Tiny Moments of Joy: Hamlet at Stora Scenen

Hamlet is my favorite Shakespeare play for no other reason than I read it in high school and liked it better than Julius Caesar and Romeo & Juliet. It’s also the only Shakespeare play to be featured on Mystery Science Theater 3000, so that’s something.

When I learned that Dramaten was putting on a production of Hamlet, I conferred with friends, found what were maybe the last four seats (all together) for the season, and booked our nosebleed cheap seat tickets for March 3.

Stora Scenen during intermission, view from the stage left balcony.
View from the cheap seats at intermission

Because I’m pretty familiar with Hamlet, I thought a Swedish version would be a challenging test of my language skills and, in terms of translation, provide some food for thought. I wasn’t wrong. In fact, I was smarter than I realized to pick a play I already knew well, because my own background knowledge of the story was sometimes the only thing that helped me follow just what was going on despite the very modern language. (Though, sambo mentioned later that he also had problems following what people were saying, so part of it was certainly related to theatrical, dramatic elocution rather than to my poor Swedish. Part of it.)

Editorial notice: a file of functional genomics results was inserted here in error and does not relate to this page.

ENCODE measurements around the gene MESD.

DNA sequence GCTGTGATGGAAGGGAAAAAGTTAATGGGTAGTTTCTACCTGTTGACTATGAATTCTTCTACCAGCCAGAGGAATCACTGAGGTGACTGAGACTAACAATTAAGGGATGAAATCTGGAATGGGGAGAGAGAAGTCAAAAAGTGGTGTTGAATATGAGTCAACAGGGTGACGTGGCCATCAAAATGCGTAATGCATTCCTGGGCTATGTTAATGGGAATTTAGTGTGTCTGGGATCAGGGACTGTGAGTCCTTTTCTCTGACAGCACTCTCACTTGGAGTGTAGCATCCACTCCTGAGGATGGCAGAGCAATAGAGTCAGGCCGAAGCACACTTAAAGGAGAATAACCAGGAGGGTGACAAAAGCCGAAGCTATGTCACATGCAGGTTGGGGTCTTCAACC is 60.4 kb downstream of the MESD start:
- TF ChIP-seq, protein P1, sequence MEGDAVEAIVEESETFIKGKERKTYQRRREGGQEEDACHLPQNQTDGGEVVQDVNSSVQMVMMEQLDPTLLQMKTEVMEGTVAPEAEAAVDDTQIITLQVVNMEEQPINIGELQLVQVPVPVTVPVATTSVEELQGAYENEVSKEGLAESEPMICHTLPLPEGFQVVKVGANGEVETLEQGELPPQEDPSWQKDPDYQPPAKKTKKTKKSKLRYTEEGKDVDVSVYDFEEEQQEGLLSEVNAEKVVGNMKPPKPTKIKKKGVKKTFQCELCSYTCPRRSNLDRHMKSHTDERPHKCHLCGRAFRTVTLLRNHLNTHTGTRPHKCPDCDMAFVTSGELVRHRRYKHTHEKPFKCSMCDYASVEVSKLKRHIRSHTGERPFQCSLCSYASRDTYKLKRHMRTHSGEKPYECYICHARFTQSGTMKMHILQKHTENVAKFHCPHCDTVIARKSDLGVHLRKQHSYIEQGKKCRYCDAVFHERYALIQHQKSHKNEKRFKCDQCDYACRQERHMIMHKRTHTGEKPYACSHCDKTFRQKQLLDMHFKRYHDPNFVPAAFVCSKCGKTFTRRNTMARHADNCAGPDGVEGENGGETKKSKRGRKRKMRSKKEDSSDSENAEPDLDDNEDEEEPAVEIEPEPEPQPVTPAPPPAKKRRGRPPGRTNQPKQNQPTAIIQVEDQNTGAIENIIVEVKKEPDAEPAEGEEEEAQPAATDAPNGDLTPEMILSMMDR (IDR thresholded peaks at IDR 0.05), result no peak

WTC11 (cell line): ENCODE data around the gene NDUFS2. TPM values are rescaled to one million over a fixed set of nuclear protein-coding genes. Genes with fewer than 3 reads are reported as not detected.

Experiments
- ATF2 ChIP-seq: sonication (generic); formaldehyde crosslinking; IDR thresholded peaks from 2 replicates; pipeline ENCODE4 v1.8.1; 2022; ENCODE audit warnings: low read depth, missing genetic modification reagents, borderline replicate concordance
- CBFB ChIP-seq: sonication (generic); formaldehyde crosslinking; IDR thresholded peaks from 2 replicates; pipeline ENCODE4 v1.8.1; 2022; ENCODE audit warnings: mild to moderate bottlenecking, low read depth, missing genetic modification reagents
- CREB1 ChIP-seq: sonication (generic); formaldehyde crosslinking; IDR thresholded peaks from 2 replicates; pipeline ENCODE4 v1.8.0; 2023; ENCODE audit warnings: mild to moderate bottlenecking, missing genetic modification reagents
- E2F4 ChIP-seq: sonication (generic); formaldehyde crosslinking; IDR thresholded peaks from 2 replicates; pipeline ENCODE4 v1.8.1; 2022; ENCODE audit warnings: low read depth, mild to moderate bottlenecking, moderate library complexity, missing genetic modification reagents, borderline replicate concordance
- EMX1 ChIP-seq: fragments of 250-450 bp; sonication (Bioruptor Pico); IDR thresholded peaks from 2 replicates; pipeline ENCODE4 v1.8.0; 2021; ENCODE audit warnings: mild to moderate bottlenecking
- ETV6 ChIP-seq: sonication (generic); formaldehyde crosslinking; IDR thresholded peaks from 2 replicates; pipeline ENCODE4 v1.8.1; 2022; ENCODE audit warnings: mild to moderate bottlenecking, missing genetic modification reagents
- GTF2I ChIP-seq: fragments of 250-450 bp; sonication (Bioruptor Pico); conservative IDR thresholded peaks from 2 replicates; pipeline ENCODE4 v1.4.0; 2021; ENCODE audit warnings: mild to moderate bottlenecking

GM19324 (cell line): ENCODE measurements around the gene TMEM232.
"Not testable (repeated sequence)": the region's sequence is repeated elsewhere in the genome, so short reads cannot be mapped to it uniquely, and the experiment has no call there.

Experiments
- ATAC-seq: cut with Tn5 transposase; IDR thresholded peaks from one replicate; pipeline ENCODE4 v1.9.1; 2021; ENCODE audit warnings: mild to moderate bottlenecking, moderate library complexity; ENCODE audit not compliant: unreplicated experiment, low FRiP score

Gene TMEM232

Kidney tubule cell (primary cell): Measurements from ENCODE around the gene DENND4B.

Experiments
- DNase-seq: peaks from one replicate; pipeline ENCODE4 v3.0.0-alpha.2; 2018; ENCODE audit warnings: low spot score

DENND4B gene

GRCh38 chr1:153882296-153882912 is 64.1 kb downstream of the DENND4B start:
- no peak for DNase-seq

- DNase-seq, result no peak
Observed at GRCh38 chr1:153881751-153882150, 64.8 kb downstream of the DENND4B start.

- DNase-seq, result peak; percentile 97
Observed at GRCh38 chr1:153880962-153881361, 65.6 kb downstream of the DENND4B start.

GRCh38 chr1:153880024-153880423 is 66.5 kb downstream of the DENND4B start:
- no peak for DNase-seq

The translation is a new one by Ulf Peter Wallberg, in the collection Det blodiga parlementet. I might take a break from everything I’m reading now to dip into this and see if my reading comprehension fares any better than my listening.

 

Unknown Playwrights

An empty old-fashioned theater, with gilded walls and a red velvet curtain.

My knowledge of English playwrights, despite a four-year degree in English writing, is non-existent. Not entirely my fault; too often English literature, at least as it concerns the stage, is basically translations of ancient Greeks, two hundred years of Shakespeare, and then ex nihilo sprang the teeming multitudes of twentieth-century theater. (I seem to recall learning that Aphra Behn wrote for the stage, but I only ever read Oroonoko.) Fellow writer and fellow former teacher Bryan Stubbles is doing me, and all of us, a favor by creating Unknown Playwrights, a blog that highlights and reviews unknown playwrights. (W)Right what it says on the tin. He does a thorough and admirable job of digging up the biographical details as well as links to the works in question for the curious. Definitely of interest to all my fellow literary nerds who missed out on all of this because they weren’t theater or playwrighting majors!